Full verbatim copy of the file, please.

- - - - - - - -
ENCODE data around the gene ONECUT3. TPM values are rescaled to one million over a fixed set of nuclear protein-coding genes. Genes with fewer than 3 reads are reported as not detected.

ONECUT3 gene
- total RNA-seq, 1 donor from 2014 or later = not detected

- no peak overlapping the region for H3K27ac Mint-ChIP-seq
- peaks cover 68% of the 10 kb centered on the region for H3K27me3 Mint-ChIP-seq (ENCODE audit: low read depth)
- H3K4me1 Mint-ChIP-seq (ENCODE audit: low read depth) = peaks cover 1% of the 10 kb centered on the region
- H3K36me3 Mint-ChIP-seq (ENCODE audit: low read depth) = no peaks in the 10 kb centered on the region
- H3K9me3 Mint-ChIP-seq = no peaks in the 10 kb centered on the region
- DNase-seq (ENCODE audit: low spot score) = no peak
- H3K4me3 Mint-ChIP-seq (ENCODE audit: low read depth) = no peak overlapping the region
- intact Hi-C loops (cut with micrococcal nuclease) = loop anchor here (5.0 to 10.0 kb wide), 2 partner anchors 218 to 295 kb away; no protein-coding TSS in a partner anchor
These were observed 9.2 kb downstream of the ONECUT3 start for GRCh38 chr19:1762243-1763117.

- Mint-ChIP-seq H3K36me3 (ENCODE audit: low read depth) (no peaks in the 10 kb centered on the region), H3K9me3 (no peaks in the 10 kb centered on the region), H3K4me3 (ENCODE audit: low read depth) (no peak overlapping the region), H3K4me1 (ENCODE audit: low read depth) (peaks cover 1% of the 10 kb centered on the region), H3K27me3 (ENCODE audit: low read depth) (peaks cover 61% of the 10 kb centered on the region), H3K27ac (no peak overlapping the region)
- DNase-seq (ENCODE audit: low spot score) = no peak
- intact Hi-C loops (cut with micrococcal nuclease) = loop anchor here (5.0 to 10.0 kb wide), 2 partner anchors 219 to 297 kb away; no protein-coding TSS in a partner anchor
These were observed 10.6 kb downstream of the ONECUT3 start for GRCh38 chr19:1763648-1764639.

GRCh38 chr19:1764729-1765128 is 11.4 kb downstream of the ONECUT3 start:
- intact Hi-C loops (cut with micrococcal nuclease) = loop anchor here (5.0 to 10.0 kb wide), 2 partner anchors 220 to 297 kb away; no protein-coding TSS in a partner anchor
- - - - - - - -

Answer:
ENCODE data around the gene ONECUT3. TPM values are rescaled to one million over a fixed set of nuclear protein-coding genes. Genes with fewer than 3 reads are reported as not detected.

ONECUT3 gene
- total RNA-seq, 1 donor from 2014 or later = not detected

- no peak overlapping the region for H3K27ac Mint-ChIP-seq
- peaks cover 68% of the 10 kb centered on the region for H3K27me3 Mint-ChIP-seq (ENCODE audit: low read depth)
- H3K4me1 Mint-ChIP-seq (ENCODE audit: low read depth) = peaks cover 1% of the 10 kb centered on the region
- H3K36me3 Mint-ChIP-seq (ENCODE audit: low read depth) = no peaks in the 10 kb centered on the region
- H3K9me3 Mint-ChIP-seq = no peaks in the 10 kb centered on the region
- DNase-seq (ENCODE audit: low spot score) = no peak
- H3K4me3 Mint-ChIP-seq (ENCODE audit: low read depth) = no peak overlapping the region
- intact Hi-C loops (cut with micrococcal nuclease) = loop anchor here (5.0 to 10.0 kb wide), 2 partner anchors 218 to 295 kb away; no protein-coding TSS in a partner anchor
These were observed 9.2 kb downstream of the ONECUT3 start for GRCh38 chr19:1762243-1763117.

- Mint-ChIP-seq H3K36me3 (ENCODE audit: low read depth) (no peaks in the 10 kb centered on the region), H3K9me3 (no peaks in the 10 kb centered on the region), H3K4me3 (ENCODE audit: low read depth) (no peak overlapping the region), H3K4me1 (ENCODE audit: low read depth) (peaks cover 1% of the 10 kb centered on the region), H3K27me3 (ENCODE audit: low read depth) (peaks cover 61% of the 10 kb centered on the region), H3K27ac (no peak overlapping the region)
- DNase-seq (ENCODE audit: low spot score) = no peak
- intact Hi-C loops (cut with micrococcal nuclease) = loop anchor here (5.0 to 10.0 kb wide), 2 partner anchors 219 to 297 kb away; no protein-coding TSS in a partner anchor
These were observed 10.6 kb downstream of the ONECUT3 start for GRCh38 chr19:1763648-1764639.

GRCh38 chr19:1764729-1765128 is 11.4 kb downstream of the ONECUT3 start:
- intact Hi-C loops (cut with micrococcal nuclease) = loop anchor here (5.0 to 10.0 kb wide), 2 partner anchors 220 to 297 kb away; no protein-coding TSS in a partner anchor